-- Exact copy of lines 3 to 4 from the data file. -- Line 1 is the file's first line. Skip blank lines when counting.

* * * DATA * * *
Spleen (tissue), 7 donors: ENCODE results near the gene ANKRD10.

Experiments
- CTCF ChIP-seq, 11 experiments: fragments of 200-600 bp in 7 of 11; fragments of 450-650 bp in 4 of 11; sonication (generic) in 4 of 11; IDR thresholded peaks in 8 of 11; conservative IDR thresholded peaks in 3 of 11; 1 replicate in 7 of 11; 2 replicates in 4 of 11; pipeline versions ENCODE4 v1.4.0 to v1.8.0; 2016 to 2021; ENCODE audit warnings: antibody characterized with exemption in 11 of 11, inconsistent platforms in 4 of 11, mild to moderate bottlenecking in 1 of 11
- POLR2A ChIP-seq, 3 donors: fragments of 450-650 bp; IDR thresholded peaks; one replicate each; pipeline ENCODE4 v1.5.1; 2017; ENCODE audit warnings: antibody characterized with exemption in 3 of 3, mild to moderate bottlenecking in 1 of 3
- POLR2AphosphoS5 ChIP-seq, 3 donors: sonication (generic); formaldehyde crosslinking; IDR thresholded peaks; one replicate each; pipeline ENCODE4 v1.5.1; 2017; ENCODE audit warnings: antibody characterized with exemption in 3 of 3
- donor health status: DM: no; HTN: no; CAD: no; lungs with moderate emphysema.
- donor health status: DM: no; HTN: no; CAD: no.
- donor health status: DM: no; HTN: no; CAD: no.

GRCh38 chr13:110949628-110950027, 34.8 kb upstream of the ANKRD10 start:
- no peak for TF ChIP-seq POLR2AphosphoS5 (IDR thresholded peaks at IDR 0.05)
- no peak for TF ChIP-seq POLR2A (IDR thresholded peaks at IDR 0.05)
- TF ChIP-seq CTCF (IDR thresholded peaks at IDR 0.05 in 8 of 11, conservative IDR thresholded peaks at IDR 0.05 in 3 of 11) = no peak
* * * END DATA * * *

- CTCF ChIP-seq, 11 experiments: fragments of 200-600 bp in 7 of 11; fragments of 450-650 bp in 4 of 11; sonication (generic) in 4 of 11; IDR thresholded peaks in 8 of 11; conservative IDR thresholded peaks in 3 of 11; 1 replicate in 7 of 11; 2 replicates in 4 of 11; pipeline versions ENCODE4 v1.4.0 to v1.8.0; 2016 to 2021; ENCODE audit warnings: antibody characterized with exemption in 11 of 11, inconsistent platforms in 4 of 11, mild to moderate bottlenecking in 1 of 11
- POLR2A ChIP-seq, 3 donors: fragments of 450-650 bp; IDR thresholded peaks; one replicate each; pipeline ENCODE4 v1.5.1; 2017; ENCODE audit warnings: antibody characterized with exemption in 3 of 3, mild to moderate bottlenecking in 1 of 3